By Topic

Improvement of redundant manipulator task agility using multiobjective weighted isotropy-based placement optimization

Sign In

Cookies must be enabled to login.After enabling cookies , please use refresh or reload or ctrl+f5 on the browser for the login options.

Formats Non-Member Member
$31 $13
Learn how you can qualify for the best price for this item!
Become an IEEE Member or Subscribe to
IEEE Xplore for exclusive pricing!
close button

puzzle piece

IEEE membership options for an individual and IEEE Xplore subscriptions for an organization offer the most affordable access to essential journal articles, conference papers, standards, eBooks, and eLearning courses.

Learn more about:

IEEE membership

IEEE Xplore subscriptions

2 Author(s)
Hammond, F.L. ; Dept. of Mech. Eng., Carnegie Mellon Univ., Pittsburgh, PA, USA ; Shimada, K.

The measurement and improvement of task agility, the ability of a manipulator to effectively handle multiple task types, has become increasingly important in the manufacturing industry as efforts are made to design more versatile and efficient factories. Task agility is crucial to the performance of kinematically redundant manipulators in complex manufacturing workspaces that involve several physical motion impediments and conservative dynamic actuation constraints, and which are used to complete a wide variety of manufacturing operations. Manipulator morphology and workspace layout optimizations offer robust, long term solutions to the problem of improving task agility, but the cost of redevelopment or redeployment is typically prohibitive. Manipulator placement optimization is a more economically feasible and practical solution that is amenable to short term implementation. In this paper we propose the use of a multiobjective weighted isotropy measure as a task agility metric and submit it as the basis for optimizing the placement of redundant manipulators in a complex, multitask workspaces. We describe the formulation of this measure, how it factors motion impedance into kinematic dexterity, and the advantages of this measure over previous task agility measurement methods. We demonstrate its efficacy in improving task agility by optimizing manipulator base placement to achieve collision-free motion and reduced maximum torques across an entire set of disparate manipulation tasks.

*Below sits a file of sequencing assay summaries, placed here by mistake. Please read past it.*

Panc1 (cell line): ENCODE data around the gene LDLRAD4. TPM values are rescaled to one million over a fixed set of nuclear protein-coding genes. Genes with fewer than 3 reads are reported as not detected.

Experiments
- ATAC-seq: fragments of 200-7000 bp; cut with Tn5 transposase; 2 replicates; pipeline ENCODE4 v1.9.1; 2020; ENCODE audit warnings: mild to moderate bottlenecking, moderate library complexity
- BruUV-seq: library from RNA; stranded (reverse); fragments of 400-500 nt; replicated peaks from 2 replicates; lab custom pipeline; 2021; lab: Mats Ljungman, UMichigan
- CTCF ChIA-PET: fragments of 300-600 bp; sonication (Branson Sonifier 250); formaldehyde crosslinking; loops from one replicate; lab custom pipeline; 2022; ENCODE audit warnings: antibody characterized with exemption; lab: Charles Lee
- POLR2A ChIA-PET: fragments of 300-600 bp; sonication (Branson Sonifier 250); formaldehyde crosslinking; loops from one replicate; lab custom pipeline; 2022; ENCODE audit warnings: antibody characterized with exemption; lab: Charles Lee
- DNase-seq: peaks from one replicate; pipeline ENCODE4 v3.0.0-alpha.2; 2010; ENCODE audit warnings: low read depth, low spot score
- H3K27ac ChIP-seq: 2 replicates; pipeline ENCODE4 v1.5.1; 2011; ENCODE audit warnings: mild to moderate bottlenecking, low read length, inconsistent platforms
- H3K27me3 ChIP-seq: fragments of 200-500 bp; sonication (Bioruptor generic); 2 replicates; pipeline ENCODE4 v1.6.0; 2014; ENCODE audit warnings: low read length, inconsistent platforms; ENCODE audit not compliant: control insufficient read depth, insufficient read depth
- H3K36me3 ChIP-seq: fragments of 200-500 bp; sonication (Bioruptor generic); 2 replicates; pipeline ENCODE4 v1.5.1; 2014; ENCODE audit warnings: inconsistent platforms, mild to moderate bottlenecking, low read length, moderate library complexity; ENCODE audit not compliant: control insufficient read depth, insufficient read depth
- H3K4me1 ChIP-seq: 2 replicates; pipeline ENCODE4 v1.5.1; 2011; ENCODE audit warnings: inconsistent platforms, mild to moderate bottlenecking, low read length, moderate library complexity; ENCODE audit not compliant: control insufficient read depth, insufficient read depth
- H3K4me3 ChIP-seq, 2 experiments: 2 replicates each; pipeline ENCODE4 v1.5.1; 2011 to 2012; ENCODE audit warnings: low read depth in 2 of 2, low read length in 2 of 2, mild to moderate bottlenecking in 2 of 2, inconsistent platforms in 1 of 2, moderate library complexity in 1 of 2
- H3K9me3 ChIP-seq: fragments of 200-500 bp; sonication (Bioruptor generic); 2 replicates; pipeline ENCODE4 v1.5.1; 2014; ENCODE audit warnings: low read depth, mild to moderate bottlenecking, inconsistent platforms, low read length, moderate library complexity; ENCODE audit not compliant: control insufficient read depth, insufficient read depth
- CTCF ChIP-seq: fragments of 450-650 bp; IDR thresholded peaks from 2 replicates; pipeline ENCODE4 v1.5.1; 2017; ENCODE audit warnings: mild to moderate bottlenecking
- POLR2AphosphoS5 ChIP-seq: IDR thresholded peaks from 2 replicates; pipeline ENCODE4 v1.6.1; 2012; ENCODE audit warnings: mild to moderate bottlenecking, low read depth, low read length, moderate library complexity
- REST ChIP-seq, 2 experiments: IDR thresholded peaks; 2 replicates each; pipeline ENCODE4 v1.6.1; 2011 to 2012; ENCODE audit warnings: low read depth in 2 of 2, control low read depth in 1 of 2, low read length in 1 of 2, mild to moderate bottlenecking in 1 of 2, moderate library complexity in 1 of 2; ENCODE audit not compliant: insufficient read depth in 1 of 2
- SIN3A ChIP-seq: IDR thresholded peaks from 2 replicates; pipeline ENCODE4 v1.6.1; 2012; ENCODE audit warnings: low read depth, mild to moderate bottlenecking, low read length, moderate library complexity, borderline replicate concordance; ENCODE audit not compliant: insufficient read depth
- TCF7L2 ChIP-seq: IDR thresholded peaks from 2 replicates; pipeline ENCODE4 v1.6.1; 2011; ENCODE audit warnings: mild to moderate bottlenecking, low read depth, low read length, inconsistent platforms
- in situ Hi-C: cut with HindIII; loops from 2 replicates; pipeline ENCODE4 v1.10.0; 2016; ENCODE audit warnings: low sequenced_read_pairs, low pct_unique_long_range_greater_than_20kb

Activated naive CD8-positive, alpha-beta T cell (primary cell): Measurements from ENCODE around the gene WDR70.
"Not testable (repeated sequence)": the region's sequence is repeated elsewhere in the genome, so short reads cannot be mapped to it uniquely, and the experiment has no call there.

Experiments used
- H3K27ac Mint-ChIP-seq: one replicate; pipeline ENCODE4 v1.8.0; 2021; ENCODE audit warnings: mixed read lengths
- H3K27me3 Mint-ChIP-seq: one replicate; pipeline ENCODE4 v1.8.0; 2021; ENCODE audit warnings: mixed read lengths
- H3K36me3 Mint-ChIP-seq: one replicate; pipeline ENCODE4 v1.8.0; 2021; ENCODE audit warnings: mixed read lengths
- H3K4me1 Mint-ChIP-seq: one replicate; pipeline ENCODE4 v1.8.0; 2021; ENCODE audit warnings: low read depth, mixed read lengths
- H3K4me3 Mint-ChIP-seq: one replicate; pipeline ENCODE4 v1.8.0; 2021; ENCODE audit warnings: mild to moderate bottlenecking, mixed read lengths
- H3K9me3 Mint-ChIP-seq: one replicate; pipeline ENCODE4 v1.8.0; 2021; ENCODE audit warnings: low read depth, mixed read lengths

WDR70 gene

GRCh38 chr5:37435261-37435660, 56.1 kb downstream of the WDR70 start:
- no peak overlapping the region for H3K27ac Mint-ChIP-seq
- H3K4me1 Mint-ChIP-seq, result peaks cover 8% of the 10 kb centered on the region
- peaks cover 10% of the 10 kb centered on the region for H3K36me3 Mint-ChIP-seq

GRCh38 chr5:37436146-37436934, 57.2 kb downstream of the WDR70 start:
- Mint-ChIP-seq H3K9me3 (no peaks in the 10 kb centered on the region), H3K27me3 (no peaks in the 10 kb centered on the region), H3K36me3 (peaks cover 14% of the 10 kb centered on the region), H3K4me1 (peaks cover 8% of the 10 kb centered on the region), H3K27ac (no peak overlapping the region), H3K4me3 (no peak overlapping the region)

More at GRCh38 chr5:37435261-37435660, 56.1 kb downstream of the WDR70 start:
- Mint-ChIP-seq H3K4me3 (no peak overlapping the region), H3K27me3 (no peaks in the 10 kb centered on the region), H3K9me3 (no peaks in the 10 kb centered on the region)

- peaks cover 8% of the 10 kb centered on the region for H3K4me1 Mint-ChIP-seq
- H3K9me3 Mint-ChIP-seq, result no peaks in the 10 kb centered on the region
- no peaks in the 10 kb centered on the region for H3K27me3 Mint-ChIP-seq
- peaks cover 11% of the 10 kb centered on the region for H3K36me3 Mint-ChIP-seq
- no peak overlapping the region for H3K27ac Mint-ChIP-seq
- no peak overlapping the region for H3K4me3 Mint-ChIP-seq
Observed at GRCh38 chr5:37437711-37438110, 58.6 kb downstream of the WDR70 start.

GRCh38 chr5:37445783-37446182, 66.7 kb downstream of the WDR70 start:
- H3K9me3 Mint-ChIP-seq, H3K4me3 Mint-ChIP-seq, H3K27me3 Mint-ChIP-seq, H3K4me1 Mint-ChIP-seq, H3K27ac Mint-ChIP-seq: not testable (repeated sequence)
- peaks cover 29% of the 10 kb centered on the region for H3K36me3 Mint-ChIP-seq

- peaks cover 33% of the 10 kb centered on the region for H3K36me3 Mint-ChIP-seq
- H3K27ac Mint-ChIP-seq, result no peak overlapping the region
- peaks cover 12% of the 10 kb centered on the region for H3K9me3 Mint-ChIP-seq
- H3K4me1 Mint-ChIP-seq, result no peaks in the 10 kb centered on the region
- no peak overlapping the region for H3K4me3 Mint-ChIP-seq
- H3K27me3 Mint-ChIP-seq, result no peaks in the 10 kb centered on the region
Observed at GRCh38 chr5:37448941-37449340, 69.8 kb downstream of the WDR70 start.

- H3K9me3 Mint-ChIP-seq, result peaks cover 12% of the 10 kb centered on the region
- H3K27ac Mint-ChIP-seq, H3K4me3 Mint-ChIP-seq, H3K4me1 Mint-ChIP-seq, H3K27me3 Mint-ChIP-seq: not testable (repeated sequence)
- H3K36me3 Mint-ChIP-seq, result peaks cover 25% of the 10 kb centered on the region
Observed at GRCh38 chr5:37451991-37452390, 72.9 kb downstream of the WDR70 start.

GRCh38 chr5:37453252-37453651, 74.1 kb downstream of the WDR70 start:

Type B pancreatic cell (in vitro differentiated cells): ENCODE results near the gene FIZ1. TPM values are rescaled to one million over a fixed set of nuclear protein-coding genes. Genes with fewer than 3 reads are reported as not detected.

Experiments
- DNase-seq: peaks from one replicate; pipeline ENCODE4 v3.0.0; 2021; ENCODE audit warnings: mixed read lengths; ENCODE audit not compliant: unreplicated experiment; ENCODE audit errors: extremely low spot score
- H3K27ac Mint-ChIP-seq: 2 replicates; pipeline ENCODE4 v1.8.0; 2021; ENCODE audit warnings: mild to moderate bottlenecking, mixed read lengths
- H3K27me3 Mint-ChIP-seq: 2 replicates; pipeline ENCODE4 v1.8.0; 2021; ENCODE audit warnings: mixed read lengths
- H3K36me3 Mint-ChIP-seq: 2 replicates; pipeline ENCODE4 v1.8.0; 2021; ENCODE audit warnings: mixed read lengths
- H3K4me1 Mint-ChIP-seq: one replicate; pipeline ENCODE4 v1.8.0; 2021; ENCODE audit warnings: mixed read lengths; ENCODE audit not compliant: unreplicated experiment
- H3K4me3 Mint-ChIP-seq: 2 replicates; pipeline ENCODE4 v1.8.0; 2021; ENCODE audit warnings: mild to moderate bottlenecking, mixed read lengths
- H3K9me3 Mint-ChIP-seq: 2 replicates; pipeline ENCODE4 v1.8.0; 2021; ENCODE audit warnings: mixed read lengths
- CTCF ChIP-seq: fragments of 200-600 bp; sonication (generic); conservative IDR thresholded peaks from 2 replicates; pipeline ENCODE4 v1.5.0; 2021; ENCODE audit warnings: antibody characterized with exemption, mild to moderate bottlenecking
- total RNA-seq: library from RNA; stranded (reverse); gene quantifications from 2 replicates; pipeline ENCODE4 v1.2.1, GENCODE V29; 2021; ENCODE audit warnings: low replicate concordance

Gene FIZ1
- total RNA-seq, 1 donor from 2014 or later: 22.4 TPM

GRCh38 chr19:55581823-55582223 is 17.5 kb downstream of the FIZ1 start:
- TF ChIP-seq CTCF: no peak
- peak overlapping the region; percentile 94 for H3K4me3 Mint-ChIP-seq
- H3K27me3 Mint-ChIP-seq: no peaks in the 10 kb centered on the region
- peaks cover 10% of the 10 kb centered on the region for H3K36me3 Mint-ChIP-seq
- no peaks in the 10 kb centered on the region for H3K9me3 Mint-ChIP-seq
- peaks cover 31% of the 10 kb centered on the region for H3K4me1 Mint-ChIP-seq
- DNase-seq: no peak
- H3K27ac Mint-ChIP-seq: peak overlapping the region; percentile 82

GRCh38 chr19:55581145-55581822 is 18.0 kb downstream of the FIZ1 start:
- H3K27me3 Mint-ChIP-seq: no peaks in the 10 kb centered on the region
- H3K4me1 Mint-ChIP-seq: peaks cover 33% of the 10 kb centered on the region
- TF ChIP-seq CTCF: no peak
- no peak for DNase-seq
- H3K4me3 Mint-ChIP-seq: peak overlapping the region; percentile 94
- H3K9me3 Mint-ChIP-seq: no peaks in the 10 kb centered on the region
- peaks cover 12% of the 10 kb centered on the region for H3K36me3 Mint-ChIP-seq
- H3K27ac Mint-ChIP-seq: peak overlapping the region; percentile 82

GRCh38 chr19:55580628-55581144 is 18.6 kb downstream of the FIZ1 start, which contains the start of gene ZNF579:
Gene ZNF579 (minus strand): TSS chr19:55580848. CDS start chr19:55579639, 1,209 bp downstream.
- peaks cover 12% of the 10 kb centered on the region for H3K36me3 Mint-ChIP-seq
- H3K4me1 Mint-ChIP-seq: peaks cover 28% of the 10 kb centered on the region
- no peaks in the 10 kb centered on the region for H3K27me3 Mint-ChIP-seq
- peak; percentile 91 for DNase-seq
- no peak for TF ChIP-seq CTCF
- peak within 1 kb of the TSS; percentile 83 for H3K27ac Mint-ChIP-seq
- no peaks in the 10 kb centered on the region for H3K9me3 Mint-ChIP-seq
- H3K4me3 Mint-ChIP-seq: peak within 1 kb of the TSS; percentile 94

Published in:

Robotics and Biomimetics (ROBIO), 2009 IEEE International Conference on

Date of Conference:

19-23 Dec. 2009